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Book Review: A Necessary End, Peter Robinson

A Necessary End is no. 3 in the Inspector Banks series and as far as the others go (I am reading them out of order which is not a problem), it lacks the tight pacing of both the two previous books and later ones.

A Necessary End (Inspector Banks, #3)Commencing with an anti-nuclear demonstration in which a policeman is killed, Banks finds himself playing second-fiddle to an aggressive Superindent brought down from London. This man, Burgess, has a reputation for results only, it’s how he gets them that has Banks questioning not simply the man’s ethics and treatment of various suspects, but his inability to be¬†anything but myopic about the case.

Involving a sort of hippy pseudo-family on a nearby farm, may of whom have tragedy and secrets in their past, and some left- wing ideologues, the novel is a study of character more than it is crime. Having said that, I found the character of Burgess to be unbelievable. For someone who has risen through the ranks and supposedly earned the respect of his colleagues, he’s a misogynistic, narrow-minded bully who’s inability to join the dots would make a pre-schooler blush. He was very cliched and, in that regard, unusual for Robinson. Burgess does, however, function as a foil for Banks, highlighting the hero’s intellect, moral compass and compassion, but I think he could have been more subtley drawn – he is quite vaudevillian! The crime itself is also fairly pedestrian and I think the resolution owes more to happy coincidences and is too reliant on ex-machina to really ring true. What is lovely about this book is the language and the poignant descriptions of loss, longing and the countryside.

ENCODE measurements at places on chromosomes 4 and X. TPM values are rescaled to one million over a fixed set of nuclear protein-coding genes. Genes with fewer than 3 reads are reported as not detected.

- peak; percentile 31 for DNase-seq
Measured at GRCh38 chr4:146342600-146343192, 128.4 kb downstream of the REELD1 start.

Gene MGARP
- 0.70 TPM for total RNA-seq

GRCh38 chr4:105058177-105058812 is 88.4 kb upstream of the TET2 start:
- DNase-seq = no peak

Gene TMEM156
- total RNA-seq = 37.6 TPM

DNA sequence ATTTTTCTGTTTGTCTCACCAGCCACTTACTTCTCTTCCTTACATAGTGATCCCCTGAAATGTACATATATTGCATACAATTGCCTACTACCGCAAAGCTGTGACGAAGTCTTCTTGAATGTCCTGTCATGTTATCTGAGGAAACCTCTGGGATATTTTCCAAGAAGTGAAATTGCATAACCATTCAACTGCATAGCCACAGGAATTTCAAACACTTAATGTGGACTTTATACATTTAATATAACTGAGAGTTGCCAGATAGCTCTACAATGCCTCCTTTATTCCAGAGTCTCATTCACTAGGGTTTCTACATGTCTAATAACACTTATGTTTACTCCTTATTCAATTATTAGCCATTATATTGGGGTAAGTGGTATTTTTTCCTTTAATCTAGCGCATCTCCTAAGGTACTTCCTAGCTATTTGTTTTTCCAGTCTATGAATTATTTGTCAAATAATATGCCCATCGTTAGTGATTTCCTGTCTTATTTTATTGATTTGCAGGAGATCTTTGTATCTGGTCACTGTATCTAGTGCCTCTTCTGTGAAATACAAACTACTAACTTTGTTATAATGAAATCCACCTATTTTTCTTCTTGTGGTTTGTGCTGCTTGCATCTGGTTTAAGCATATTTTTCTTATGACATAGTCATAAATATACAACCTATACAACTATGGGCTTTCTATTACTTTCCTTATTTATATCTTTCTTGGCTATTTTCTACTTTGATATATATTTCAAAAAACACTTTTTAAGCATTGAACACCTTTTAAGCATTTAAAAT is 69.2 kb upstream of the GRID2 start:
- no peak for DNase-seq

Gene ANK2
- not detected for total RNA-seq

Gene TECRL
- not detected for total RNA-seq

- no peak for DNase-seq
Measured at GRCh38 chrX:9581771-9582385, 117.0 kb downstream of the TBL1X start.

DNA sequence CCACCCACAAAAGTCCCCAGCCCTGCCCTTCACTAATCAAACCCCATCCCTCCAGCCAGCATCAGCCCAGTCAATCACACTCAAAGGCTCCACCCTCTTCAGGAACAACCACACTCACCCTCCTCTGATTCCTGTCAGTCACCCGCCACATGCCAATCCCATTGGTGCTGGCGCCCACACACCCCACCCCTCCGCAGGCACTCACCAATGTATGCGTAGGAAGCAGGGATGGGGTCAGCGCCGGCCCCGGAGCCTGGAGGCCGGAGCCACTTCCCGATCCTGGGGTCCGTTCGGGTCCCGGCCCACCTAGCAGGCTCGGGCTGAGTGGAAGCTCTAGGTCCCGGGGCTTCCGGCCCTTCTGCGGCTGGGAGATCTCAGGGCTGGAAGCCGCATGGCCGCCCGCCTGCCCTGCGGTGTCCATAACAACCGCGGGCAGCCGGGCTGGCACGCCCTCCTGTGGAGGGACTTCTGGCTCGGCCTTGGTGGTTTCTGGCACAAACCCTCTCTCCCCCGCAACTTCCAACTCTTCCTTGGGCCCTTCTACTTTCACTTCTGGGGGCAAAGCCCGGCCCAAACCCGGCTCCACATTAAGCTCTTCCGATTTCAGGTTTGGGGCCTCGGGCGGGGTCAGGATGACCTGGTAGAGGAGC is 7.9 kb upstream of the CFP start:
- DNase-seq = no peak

Overall, a good read, but not up there with the best. Gave it three out of five.

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